Curtis Lemay played a vital role in the acquisition of new strategic bombers, development of strategic ballistic force, the formation of new units and bases and the creating of a large aerial refueling system by the Strategic Air Command. In 1957 to 1961 Curtis Lemay was appointed the Vice Chief of Staff of the United States Air Force and later became the fifth Chief of Staff of the United States Air Force
Vice Presidential Candidacy, 1968
After retiring from the Army, Curtis Lemay was made the vice presidential candidate of George Wallace of the American Independent Party for 1968 presidential election. Curtis Lemay who had previously turned down the offer due to his support for the Republican candidate Richard Nixon finally agreed with the conviction that if Nixon wins, Curtis Lemay would pursue a conciliatory policy with the Soviet Union and accept nuclear parity. After the election, the Wallace-LeMay ticket had 13.5 percent of the popular votes.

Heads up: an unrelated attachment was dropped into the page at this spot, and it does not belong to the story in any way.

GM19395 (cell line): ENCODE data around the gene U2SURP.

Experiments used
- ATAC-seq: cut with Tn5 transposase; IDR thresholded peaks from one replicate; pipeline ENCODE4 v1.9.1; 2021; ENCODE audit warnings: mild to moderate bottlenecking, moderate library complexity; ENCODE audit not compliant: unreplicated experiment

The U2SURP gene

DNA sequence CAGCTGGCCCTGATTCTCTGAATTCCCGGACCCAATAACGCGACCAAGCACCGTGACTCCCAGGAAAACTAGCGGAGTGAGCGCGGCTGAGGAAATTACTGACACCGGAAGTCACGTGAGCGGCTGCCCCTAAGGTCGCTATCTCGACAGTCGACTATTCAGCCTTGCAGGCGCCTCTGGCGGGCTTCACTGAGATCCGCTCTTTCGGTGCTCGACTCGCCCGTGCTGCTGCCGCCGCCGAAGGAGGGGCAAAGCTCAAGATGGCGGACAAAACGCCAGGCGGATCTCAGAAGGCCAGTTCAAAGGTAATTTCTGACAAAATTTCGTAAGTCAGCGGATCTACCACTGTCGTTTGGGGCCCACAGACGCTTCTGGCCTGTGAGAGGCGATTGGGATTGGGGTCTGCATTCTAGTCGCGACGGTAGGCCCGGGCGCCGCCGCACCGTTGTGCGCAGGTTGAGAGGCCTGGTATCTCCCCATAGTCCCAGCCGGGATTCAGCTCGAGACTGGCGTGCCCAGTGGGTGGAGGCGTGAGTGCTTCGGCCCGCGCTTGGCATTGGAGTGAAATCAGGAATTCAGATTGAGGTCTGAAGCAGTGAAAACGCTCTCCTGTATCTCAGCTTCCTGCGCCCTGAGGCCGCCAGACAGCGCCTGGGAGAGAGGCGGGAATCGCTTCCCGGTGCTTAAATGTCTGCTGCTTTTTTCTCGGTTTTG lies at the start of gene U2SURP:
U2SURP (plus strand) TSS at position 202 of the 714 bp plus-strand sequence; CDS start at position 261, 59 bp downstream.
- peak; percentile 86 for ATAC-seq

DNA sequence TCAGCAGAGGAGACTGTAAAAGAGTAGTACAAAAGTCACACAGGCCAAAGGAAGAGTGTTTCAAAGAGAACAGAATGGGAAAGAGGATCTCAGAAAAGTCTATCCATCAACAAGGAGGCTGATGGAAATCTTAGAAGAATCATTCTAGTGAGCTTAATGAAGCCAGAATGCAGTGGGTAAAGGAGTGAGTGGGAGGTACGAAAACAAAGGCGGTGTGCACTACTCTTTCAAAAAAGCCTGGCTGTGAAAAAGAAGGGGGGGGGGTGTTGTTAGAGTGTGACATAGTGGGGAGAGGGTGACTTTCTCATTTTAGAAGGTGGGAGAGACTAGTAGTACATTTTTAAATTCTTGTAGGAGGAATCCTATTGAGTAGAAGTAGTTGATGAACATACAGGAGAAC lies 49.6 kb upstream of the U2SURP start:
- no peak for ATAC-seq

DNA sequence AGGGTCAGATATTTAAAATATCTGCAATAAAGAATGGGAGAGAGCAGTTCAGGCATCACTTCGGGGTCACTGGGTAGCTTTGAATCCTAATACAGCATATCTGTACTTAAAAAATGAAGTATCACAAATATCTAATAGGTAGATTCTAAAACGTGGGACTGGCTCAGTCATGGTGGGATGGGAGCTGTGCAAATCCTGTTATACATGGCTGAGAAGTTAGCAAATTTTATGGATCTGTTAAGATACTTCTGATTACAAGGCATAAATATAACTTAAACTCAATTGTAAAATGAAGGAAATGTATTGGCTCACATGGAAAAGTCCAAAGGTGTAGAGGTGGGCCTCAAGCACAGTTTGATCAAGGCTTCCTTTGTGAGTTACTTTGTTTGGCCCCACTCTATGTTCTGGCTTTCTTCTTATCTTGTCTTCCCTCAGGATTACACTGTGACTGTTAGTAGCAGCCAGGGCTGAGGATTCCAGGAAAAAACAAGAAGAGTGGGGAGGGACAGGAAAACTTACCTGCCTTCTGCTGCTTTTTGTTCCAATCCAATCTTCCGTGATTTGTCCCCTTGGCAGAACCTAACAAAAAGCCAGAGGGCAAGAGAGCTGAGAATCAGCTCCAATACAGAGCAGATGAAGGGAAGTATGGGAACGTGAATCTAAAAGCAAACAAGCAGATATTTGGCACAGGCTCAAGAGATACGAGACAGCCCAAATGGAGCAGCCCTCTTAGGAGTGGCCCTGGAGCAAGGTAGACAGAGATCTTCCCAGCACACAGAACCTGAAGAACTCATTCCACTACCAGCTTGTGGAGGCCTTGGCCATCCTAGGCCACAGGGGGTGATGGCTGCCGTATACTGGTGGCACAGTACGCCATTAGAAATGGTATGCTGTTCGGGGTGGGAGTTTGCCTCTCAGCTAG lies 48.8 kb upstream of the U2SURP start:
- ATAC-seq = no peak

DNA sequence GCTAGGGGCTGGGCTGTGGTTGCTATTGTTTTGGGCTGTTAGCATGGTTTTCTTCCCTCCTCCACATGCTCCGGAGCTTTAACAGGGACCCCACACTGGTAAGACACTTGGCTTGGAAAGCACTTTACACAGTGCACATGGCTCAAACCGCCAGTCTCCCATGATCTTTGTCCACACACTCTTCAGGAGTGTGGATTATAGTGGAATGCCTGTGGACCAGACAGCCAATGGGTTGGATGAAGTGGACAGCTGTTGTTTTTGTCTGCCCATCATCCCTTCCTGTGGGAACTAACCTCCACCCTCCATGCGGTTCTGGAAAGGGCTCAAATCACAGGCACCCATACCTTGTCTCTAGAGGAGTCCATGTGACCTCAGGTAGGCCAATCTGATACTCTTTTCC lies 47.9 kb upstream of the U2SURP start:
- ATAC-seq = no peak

Curtis Lemay was married to Helen Estelle Maitland on June 9, 1934. The couple had a child Patricia Jane LeMay Lodge. Curtis Lemay died on October 1, 1990, at the March Air Force Base in Riverside County, California from a heart attack.
Honors And Decorations
Curtis Lemay received several badges, medals, and decorations from his country as well as others. These include Distinguished Service Cross, Distinguished Service Medal, Distinguished Flying Cross plus two oak leaf clusters, Air Medal plus four oak leaf clusters, European-African-Middle Eastern Campaign Medal plus three bronze campaign stars and Presidential Unit Citation plus oak leaf cluster.
Honours from other countries includes British Distinguished Flying Cross, U.S.S.R – Order of the Patriotic War – 1st Degree, Legion of Honour (Commandeur) (France), Japanese Order of the Rising Sun, Grand Cordon, Swedish Commander Grand Cross of the Royal Order of the Sword and French Croix de Guerre with Silver Palm.